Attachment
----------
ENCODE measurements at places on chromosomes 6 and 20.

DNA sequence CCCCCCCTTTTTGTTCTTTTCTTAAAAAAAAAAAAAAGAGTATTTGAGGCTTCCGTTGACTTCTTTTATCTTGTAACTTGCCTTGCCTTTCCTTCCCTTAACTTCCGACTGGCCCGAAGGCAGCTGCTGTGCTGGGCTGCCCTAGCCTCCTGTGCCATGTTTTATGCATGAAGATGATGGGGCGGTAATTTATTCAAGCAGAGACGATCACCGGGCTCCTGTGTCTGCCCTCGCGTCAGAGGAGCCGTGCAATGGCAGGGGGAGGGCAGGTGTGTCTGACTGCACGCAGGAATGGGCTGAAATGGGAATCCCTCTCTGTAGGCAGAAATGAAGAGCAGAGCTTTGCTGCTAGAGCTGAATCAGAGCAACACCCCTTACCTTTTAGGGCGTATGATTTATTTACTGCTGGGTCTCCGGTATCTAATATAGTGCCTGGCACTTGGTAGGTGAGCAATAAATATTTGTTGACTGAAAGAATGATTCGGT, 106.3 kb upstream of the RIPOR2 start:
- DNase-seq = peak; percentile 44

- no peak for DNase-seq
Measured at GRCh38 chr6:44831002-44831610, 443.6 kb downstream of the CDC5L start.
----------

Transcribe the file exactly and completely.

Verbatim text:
ENCODE measurements at places on chromosomes 6 and 20.

DNA sequence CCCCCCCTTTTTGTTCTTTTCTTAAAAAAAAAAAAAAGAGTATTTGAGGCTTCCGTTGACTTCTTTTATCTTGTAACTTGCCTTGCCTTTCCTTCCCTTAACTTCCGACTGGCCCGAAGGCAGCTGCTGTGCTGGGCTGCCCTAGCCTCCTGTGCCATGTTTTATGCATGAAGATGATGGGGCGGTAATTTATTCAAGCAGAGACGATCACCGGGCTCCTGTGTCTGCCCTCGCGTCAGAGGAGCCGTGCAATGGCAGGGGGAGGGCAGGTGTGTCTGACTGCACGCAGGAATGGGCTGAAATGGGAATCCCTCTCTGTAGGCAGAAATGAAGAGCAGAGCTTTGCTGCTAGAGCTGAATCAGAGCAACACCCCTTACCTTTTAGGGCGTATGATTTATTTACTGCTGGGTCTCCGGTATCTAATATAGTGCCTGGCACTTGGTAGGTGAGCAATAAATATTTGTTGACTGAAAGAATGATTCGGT, 106.3 kb upstream of the RIPOR2 start:
- DNase-seq = peak; percentile 44

- no peak for DNase-seq
Measured at GRCh38 chr6:44831002-44831610, 443.6 kb downstream of the CDC5L start.